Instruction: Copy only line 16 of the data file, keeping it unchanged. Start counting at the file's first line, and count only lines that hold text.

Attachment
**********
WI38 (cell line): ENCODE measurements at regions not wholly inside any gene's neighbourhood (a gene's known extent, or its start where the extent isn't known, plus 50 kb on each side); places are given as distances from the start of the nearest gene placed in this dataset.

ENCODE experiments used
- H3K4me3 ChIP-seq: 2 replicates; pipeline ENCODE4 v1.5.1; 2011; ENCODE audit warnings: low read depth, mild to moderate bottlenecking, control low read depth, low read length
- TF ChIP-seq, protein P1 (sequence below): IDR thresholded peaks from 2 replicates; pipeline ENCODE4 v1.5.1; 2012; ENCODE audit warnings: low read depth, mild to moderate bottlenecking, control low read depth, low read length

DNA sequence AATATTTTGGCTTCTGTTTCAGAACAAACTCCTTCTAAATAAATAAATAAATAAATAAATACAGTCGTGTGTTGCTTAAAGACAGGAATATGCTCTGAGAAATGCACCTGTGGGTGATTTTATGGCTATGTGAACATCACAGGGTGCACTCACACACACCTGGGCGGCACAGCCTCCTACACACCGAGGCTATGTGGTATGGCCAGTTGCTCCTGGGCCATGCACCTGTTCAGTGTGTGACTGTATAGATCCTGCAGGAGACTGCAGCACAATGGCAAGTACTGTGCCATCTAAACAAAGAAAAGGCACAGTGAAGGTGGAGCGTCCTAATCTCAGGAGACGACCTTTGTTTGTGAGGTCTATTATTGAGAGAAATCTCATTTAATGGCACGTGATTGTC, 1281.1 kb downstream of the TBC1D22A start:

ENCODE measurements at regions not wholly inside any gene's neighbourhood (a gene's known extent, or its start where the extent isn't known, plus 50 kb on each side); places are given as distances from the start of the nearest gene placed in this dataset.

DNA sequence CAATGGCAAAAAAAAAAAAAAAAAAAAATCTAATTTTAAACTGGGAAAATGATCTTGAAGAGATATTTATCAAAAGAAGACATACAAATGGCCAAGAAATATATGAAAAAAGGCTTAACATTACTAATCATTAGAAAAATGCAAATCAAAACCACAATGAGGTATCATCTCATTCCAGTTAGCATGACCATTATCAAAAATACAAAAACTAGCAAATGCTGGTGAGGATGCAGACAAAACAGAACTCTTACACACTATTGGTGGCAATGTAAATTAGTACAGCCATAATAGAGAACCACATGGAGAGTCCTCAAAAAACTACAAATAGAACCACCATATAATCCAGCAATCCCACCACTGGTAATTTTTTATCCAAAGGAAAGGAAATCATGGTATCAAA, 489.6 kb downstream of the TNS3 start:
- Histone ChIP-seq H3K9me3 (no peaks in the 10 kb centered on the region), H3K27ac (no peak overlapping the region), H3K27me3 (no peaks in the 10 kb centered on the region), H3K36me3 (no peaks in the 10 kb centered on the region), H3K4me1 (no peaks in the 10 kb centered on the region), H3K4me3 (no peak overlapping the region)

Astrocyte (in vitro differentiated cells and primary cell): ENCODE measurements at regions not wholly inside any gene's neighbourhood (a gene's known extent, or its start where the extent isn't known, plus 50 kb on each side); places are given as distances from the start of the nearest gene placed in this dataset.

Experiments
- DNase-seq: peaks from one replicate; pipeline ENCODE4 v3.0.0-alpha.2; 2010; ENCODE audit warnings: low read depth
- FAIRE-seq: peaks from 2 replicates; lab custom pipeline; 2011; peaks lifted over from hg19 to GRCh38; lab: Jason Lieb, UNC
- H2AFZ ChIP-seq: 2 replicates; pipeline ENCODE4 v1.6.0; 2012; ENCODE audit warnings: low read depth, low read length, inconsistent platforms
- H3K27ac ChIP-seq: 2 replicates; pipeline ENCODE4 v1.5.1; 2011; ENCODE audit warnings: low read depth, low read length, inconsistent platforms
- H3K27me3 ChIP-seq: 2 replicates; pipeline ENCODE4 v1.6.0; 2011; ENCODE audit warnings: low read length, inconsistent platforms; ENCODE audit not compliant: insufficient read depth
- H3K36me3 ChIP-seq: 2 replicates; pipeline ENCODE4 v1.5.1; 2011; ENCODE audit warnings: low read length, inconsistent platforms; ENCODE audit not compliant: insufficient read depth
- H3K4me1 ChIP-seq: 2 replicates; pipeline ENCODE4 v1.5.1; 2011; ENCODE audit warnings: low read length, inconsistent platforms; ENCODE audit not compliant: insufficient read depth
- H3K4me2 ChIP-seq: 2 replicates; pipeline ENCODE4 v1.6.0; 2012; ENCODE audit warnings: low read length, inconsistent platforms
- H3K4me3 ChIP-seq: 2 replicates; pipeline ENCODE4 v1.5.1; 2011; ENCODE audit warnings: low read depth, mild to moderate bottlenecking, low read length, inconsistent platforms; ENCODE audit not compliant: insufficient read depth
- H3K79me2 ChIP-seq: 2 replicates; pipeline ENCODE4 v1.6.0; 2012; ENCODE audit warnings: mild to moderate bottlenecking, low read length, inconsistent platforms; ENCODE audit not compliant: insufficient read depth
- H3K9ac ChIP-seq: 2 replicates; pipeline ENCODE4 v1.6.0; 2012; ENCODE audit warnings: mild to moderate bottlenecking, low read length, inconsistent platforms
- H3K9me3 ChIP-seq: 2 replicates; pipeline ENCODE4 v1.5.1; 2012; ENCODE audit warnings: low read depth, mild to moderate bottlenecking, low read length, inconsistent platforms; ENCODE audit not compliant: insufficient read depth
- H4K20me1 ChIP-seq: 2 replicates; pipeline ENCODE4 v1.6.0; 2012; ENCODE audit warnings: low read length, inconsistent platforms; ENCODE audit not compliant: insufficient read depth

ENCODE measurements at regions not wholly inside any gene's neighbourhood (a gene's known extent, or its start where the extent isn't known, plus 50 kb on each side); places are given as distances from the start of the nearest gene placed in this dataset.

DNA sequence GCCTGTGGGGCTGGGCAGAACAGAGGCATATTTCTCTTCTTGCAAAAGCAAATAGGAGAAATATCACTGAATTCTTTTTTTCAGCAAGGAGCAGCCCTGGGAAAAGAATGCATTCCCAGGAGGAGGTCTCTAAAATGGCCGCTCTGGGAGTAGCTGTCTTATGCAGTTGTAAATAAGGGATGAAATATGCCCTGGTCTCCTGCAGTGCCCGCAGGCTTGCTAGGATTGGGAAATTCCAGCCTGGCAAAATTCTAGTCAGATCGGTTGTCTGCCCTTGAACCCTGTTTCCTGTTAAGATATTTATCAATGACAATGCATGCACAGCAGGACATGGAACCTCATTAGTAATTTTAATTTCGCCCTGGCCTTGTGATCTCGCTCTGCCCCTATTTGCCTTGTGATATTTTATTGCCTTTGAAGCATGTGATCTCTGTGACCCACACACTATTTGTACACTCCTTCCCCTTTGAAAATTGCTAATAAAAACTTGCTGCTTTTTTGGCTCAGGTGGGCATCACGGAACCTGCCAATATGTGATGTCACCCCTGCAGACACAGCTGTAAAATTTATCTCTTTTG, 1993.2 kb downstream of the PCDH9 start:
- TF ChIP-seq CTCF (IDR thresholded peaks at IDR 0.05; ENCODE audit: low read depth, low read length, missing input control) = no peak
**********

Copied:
- H3K36me3 ChIP-seq: 2 replicates; pipeline ENCODE4 v1.5.1; 2011; ENCODE audit warnings: low read length, inconsistent platforms; ENCODE audit not compliant: insufficient read depth